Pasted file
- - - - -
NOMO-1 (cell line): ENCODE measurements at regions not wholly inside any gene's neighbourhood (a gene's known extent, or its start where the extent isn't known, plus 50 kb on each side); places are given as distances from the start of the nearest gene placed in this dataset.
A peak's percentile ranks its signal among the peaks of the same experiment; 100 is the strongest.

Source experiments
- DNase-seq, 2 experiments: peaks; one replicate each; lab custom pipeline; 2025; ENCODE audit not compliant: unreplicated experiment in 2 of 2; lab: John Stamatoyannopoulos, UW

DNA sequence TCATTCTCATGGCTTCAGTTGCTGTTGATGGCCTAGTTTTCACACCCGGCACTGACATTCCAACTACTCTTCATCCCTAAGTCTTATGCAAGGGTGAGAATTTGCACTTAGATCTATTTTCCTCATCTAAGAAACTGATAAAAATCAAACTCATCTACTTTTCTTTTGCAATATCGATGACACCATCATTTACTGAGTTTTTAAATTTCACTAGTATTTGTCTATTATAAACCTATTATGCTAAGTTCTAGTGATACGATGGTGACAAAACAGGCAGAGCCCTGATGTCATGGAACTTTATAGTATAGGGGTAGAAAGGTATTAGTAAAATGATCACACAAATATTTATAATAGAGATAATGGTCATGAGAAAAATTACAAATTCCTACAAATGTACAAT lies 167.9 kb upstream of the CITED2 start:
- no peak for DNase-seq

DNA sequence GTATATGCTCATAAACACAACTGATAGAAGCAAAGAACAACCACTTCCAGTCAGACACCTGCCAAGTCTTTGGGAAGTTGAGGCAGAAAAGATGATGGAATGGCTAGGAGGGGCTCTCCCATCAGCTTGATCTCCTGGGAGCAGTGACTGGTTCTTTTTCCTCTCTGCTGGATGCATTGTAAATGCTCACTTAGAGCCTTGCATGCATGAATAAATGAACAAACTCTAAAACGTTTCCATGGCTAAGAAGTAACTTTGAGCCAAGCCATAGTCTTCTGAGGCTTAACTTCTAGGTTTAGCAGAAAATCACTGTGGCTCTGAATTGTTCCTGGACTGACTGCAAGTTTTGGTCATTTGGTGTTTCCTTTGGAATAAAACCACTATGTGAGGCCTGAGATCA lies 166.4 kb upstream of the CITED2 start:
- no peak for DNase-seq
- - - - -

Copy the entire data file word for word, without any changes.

NOMO-1 (cell line): ENCODE measurements at regions not wholly inside any gene's neighbourhood (a gene's known extent, or its start where the extent isn't known, plus 50 kb on each side); places are given as distances from the start of the nearest gene placed in this dataset.
A peak's percentile ranks its signal among the peaks of the same experiment; 100 is the strongest.

Source experiments
- DNase-seq, 2 experiments: peaks; one replicate each; lab custom pipeline; 2025; ENCODE audit not compliant: unreplicated experiment in 2 of 2; lab: John Stamatoyannopoulos, UW

DNA sequence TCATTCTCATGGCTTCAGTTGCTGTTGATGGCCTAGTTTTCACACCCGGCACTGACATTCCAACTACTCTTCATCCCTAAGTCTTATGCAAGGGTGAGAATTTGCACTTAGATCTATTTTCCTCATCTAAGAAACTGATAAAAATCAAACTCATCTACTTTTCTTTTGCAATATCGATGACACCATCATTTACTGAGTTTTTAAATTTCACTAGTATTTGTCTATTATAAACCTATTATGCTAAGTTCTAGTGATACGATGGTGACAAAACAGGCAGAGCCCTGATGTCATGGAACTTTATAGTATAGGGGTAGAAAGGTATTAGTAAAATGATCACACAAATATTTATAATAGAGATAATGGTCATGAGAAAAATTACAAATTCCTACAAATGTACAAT lies 167.9 kb upstream of the CITED2 start:
- no peak for DNase-seq

DNA sequence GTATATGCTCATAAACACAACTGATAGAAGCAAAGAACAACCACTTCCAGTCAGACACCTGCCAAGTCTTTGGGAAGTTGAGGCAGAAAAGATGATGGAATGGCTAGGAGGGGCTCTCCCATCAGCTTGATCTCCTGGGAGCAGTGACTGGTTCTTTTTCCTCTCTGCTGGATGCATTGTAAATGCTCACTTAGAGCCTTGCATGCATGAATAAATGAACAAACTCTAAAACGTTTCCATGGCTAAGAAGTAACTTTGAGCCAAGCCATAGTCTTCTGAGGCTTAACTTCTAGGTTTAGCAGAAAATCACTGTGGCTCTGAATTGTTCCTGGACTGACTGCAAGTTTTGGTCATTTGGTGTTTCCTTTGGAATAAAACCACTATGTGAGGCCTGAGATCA lies 166.4 kb upstream of the CITED2 start:
- no peak for DNase-seq